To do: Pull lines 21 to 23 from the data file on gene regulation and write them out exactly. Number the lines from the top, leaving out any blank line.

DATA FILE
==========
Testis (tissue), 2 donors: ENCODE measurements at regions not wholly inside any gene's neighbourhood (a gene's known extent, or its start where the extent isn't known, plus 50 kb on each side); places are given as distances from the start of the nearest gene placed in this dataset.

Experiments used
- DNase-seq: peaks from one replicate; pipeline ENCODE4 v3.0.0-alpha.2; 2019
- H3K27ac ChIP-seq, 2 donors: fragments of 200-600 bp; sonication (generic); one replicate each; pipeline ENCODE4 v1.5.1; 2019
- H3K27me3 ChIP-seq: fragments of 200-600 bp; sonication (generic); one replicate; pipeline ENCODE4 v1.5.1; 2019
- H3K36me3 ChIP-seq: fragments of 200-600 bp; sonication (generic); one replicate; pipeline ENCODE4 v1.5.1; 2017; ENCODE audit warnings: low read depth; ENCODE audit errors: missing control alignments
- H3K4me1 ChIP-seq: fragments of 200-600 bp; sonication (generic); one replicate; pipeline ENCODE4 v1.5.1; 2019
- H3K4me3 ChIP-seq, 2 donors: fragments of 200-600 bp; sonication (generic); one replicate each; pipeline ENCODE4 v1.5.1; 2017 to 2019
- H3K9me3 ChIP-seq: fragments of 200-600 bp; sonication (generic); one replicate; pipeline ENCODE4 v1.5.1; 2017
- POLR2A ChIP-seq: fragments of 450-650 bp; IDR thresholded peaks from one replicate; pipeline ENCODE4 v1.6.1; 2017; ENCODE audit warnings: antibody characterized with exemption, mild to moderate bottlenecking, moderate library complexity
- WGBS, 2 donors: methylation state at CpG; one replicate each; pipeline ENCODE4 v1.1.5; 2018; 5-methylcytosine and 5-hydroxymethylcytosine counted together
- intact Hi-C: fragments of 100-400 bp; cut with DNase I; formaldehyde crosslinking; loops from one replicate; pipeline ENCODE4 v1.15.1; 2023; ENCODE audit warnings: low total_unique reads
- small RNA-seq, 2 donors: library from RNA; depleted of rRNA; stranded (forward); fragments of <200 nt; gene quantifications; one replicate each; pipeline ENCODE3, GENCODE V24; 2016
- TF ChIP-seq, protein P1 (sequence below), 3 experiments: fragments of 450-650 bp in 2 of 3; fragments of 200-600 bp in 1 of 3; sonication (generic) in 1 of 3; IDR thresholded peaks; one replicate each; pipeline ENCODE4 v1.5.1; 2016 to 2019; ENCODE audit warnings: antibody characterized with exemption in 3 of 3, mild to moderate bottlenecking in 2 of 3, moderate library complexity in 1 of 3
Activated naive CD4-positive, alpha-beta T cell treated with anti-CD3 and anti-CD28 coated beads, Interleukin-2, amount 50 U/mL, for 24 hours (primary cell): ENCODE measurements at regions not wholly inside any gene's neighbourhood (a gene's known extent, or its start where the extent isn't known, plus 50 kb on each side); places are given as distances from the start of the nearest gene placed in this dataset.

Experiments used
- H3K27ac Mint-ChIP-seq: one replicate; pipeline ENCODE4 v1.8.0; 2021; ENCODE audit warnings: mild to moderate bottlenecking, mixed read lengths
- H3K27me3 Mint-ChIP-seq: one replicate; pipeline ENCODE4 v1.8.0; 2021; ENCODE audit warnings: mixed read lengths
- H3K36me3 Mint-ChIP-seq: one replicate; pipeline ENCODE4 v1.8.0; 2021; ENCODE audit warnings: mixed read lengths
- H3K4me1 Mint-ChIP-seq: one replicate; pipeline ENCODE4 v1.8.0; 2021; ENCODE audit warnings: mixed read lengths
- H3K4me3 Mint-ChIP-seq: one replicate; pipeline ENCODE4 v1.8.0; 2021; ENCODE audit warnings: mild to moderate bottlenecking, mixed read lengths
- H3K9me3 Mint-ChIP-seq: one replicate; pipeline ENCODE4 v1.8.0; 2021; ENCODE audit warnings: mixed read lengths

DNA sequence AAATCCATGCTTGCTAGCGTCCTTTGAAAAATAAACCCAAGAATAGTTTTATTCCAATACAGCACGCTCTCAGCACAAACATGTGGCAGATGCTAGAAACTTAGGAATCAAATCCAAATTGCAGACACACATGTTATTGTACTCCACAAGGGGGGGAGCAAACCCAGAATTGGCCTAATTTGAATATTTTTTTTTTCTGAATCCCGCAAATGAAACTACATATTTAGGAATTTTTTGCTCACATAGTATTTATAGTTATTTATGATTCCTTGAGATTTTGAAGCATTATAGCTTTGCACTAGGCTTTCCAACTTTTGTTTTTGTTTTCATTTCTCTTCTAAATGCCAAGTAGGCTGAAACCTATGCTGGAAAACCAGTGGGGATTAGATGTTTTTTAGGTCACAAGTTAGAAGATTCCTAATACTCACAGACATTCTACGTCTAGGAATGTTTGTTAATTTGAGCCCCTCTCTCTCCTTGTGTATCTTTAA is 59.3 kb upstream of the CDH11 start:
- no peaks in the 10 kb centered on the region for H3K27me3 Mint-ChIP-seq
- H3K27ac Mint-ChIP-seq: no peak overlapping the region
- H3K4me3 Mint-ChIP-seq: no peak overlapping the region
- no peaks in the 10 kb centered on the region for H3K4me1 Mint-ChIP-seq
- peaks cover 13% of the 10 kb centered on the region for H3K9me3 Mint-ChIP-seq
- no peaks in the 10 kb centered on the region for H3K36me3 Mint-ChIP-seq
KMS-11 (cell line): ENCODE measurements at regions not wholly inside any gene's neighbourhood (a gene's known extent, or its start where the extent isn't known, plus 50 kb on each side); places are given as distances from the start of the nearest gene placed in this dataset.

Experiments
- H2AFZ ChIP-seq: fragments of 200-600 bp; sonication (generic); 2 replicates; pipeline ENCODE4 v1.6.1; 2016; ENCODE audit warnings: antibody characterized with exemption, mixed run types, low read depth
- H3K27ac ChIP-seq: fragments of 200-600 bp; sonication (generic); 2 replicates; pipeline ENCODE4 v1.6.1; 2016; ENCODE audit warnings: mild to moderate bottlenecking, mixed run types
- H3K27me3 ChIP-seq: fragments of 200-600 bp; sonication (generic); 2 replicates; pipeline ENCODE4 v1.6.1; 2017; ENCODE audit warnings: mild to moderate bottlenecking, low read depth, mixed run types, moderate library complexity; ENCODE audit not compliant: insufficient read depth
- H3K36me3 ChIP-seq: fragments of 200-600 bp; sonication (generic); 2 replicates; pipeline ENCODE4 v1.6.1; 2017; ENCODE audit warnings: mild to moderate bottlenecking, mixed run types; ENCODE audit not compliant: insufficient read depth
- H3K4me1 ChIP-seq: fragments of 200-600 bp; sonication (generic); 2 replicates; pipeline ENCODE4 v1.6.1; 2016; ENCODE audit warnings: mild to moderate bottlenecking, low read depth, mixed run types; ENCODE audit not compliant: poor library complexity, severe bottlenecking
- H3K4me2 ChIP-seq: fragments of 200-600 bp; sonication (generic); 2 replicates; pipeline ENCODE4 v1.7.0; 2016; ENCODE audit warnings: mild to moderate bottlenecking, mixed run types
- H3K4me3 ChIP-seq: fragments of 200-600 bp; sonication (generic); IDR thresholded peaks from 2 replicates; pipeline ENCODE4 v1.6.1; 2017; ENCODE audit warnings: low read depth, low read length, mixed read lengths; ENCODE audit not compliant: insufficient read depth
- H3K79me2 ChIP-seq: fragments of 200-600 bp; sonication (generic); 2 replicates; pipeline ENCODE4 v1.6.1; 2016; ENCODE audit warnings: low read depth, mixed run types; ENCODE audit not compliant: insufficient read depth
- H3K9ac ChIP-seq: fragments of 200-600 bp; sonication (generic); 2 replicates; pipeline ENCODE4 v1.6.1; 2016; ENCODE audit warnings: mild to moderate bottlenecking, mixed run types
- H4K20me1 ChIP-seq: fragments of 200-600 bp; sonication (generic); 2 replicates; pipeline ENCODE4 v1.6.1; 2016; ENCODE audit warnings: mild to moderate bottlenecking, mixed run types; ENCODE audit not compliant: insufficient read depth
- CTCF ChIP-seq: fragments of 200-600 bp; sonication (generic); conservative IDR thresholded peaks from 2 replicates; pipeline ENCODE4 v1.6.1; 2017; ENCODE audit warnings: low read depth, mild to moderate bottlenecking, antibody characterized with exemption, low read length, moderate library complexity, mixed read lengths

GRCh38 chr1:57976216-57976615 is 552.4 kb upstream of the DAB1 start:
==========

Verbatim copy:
- H3K4me3 Mint-ChIP-seq: one replicate; pipeline ENCODE4 v1.8.0; 2021; ENCODE audit warnings: mild to moderate bottlenecking, mixed read lengths
- H3K9me3 Mint-ChIP-seq: one replicate; pipeline ENCODE4 v1.8.0; 2021; ENCODE audit warnings: mixed read lengths

DNA sequence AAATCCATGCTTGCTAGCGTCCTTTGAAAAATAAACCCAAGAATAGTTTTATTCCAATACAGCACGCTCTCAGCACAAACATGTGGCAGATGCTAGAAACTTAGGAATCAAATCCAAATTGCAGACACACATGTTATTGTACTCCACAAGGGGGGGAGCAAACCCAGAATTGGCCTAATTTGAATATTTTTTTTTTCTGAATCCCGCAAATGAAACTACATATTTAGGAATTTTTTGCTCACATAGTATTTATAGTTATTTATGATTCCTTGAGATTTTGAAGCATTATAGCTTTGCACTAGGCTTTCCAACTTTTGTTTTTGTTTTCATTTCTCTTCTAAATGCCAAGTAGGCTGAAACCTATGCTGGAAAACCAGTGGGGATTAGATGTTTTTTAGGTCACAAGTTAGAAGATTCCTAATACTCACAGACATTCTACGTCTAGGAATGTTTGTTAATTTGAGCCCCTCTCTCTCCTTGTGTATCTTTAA is 59.3 kb upstream of the CDH11 start: